Listings in India dropped sharply, with the nation’s market remaining hampered by festering banking system uneasiness, concerns about the impact of the surge in crude oil prices, and the aforementioned bond yield moves. Also, the lingering uneasiness toward the emerging markets has contributed to the pullback, along with this year’s drop in the rupee, while the markets awaited an expected rate hike after the closing bell from the Reserve Bank of India (RBI). However, the RBI surprised the markets by keeping its monetary policy stance unchanged, citing economic risks, trade tensions and the recent rally in oil prices.
Markets in Australia bucked the trend, gaining modest ground, aided by strength in financial and energy issues.
WEEKLY RECAP – Stocks decline for the week despite data, rally in rates unnerves global markets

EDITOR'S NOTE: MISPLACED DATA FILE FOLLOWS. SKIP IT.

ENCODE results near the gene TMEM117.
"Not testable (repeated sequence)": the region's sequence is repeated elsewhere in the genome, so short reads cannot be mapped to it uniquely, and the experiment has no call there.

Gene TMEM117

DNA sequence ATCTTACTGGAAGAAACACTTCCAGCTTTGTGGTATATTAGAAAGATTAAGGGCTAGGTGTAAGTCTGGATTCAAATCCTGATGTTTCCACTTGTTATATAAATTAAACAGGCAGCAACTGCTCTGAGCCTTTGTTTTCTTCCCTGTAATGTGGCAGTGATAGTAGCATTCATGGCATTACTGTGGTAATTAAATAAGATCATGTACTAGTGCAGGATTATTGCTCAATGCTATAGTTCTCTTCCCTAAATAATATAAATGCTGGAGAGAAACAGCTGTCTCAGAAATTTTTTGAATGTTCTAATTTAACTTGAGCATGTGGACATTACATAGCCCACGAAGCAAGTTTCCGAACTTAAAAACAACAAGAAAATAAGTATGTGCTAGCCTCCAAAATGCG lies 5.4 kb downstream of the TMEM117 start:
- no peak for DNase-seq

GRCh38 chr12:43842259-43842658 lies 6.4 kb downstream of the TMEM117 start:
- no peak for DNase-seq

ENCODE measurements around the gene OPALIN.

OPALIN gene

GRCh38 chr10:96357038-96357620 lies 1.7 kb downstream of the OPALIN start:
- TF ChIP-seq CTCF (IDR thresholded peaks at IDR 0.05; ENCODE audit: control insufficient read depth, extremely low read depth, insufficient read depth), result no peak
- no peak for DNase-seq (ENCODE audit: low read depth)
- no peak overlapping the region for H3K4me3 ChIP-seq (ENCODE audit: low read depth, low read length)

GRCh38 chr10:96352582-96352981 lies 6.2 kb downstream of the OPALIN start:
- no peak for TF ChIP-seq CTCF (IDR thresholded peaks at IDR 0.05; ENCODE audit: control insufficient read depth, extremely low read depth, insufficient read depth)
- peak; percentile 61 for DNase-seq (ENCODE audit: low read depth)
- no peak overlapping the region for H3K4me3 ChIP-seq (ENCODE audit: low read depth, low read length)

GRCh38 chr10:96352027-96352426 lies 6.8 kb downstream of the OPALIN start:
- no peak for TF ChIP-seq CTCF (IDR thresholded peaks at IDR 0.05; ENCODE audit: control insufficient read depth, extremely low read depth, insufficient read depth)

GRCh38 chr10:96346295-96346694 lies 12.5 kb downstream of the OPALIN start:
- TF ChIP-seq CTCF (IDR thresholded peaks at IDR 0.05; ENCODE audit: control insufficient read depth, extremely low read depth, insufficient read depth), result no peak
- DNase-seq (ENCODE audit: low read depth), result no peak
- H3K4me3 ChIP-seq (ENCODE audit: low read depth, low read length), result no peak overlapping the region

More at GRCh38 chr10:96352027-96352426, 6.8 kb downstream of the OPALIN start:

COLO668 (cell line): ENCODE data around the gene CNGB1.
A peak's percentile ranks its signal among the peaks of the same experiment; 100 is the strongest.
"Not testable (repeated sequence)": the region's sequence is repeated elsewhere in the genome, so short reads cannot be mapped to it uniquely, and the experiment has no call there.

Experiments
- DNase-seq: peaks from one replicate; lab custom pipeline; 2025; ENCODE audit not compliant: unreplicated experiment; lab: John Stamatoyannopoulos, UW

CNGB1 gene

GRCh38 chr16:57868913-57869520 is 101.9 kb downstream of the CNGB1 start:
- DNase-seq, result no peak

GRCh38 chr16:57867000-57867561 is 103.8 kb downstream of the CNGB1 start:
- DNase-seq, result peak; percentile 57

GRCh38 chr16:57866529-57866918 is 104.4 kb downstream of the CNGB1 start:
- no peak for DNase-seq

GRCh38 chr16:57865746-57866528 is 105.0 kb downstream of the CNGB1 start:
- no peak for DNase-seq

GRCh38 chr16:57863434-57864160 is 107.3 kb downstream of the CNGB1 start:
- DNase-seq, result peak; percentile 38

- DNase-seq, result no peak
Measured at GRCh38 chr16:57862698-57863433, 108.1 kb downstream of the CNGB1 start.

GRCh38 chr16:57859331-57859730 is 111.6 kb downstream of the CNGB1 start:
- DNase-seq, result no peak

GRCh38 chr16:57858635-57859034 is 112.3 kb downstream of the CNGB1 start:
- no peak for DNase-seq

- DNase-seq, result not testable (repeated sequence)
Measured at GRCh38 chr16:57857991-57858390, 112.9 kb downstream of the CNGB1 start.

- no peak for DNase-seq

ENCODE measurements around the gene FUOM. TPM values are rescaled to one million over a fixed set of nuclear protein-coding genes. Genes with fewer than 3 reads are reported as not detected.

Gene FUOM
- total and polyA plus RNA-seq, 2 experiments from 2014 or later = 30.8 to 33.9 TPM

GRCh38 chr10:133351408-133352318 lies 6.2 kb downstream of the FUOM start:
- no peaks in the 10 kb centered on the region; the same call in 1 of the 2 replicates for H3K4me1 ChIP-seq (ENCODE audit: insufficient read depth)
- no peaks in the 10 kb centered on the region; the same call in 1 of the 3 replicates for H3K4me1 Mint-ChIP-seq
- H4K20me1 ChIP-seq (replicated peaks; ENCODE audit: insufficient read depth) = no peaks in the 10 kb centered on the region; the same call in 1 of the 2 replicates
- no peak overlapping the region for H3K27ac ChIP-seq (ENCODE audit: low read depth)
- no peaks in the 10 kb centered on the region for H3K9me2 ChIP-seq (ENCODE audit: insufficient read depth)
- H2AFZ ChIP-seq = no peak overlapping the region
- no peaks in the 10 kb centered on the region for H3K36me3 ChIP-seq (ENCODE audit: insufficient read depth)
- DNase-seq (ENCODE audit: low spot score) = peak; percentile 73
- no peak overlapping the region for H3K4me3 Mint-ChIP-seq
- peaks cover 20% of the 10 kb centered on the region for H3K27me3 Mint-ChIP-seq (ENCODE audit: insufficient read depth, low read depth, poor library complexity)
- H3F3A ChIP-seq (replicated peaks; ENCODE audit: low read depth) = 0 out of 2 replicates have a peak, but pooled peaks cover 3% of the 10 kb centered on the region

U.S. stocks finished lower on the week that saw sentiment swing from economic optimism to being unnerved by a U.S.-led rally in global bond yields. The ISM Manufacturing Index slipped more than expected in September but remained solidly in expansion territory, while its counterpart non-Manufacturing Index showed growth in the key services sector unexpectedly accelerated to the second highest pace of all-time.
In the wake of the data, and bolstered by a host of appearances from Fed Chairman Jerome Powell that seemed to foster hawkish takeaways, the U.S. dollar extended a weekly gain and Treasury yields surged. The yield on the 2-year note hit highs not seen since 2008, the 10-year note reached levels not seen since 2011, and the 30-year bond posted a rate last touched in 2014. The surge in rates carried over to Asia and Europe and pressured stock markets, joining lingering trade concerns, festering Italian fiscal uneasiness and enduring U.K. Brexit ambiguity. Consumer discretionary, real estate, communications services and technology sectors were the worst performers as the rally in rates hamstrung conviction, but financials posted a strong advance. Energy issues also moved nicely higher as oil prices continued to run.